Surveys the major concepts, theoretical perspectives, empirical findings, and historical trends in personality theory, psychological disorders, therapy, emotion, motivation, intelligence, health psychology, and social psychology. Provides an overview of popular trends, examines the overarching themes of heredity vs. environment, stability vs. change, and free will vs. determinism, and emphasizes the sociocultural approach which assumes that gender, culture, and ethnicity are essential to understanding behavior, thought, and emotion. Psychology 202A is the second term of a two-term sequence in introductory psychology.
Upon successful completion students should be able to:
- Analyze personal lifestyle and apply problem-solving techniques to situations while understanding the limitations of one’s psychological knowledge and skills, recognizing that ethically complex situations can develop in the application of psychological principles.
- Recognize and respect human diversity while anticipating that psychological explanations may vary across populations and contexts, and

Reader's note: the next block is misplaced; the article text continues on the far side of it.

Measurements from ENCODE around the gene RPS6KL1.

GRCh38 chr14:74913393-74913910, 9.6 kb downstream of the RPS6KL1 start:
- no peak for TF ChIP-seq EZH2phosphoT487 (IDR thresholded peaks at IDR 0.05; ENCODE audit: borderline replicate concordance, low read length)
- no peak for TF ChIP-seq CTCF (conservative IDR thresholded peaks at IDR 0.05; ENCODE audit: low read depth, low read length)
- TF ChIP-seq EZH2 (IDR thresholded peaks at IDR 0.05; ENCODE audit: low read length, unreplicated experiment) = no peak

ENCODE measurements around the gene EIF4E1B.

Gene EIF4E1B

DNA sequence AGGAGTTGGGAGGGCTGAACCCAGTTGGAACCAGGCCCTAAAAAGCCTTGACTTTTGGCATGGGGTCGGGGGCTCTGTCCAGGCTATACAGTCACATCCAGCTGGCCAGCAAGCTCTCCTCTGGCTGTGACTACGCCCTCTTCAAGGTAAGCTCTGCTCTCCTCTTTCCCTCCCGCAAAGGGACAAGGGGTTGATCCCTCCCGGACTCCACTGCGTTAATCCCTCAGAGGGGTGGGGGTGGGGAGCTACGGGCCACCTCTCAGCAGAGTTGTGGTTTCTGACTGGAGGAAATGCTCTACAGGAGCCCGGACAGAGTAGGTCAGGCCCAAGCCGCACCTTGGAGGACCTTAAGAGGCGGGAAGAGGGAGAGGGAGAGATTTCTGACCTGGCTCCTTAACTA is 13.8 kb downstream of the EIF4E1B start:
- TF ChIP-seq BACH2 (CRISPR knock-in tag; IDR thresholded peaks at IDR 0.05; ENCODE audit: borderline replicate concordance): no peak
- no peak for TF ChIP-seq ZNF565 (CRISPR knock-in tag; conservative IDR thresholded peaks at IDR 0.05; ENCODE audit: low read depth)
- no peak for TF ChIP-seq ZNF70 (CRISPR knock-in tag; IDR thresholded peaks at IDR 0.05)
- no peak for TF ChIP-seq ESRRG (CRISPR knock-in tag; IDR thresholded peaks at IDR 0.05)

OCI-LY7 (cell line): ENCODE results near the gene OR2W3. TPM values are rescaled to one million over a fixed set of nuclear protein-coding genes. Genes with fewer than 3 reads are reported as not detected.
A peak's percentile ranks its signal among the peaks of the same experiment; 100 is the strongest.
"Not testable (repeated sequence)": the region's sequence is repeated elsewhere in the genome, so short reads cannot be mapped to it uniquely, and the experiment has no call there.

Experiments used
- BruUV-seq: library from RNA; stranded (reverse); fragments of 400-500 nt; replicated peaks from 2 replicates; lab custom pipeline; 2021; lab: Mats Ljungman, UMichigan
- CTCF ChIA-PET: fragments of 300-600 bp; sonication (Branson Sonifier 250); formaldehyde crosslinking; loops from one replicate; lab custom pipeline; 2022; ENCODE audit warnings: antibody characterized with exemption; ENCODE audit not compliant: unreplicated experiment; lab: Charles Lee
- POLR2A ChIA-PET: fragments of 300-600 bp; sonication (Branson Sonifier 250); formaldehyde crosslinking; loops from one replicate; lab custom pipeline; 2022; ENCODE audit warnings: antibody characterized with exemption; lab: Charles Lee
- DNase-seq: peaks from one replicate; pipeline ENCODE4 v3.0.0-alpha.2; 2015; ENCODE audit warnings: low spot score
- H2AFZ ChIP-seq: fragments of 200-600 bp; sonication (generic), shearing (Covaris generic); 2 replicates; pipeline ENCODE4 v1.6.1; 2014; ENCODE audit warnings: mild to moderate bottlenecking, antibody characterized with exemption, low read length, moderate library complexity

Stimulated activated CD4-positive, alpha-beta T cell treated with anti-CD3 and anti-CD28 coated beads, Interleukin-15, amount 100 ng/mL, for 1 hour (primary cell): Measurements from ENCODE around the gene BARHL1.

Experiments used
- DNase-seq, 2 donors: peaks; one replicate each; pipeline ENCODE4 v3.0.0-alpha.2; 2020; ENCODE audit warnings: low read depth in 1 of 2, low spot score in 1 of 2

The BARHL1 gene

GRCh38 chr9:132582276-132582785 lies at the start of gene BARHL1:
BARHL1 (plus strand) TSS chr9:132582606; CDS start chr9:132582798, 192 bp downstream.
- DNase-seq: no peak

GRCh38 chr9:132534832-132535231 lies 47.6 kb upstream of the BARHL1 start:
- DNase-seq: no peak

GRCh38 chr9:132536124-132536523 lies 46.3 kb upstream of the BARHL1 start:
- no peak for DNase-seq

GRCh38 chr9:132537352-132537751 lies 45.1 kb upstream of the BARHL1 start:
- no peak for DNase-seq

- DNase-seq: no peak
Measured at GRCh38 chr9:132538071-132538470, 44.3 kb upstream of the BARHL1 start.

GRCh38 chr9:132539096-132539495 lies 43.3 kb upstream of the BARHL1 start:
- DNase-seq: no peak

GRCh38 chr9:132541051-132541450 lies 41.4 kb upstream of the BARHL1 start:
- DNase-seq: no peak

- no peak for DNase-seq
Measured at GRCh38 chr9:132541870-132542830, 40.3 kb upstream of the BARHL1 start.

- exhibit sensitivity to feelings, emotions, motives, and attitudes regarding specific behavioral concerns.
- Discern the difference between personal views and scientific evidence and identify claims arising from myths, stereotypes, common
- fallacies, and poorly supported assertions regarding behavior.
- Articulate the ways that psychological theories can facilitate personal, social, and organizational change, describe issues pertaining to psychological aspects of human dignity, and anticipate that psychological explanations may vary among populations and contexts.
- Evaluate public and private assumptions concerning individual and group differences using a global and multifaceted sociocultural approach.
Equivalent placement test scores also accepted.
This course fulfills the following GE requirements: Cultural Literacy, Social Sciences/AS, Social Sciences/ASOT-B, Social Sciences/AAOT, Social Sciences/AAS, Social Sciences/AGS.